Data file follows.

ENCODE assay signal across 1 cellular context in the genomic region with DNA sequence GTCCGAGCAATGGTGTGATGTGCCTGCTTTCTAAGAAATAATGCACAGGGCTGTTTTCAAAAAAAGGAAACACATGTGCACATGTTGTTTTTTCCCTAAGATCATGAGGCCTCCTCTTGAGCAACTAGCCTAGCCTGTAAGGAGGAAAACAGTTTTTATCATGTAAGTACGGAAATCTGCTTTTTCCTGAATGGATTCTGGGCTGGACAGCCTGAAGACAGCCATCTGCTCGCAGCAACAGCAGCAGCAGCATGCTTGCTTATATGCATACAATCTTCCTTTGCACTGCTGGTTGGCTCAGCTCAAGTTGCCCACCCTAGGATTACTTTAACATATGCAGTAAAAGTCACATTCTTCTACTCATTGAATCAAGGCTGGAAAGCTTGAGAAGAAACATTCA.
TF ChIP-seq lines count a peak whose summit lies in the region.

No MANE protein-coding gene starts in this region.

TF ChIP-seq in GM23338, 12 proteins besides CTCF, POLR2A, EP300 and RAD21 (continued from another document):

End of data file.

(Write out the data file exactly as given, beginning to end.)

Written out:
ENCODE assay signal across 1 cellular context in the genomic region with DNA sequence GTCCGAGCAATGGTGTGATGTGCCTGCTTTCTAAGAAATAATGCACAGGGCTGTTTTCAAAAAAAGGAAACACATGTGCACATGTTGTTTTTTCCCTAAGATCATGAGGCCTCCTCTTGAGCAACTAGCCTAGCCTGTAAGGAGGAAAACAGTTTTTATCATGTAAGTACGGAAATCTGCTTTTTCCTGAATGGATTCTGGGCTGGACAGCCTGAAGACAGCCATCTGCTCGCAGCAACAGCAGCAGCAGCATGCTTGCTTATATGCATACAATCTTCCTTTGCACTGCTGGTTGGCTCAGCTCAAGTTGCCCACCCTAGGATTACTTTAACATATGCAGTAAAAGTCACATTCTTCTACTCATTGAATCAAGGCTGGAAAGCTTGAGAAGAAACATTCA.
TF ChIP-seq lines count a peak whose summit lies in the region.

No MANE protein-coding gene starts in this region.

TF ChIP-seq in GM23338, 12 proteins besides CTCF, POLR2A, EP300 and RAD21 (continued from another document):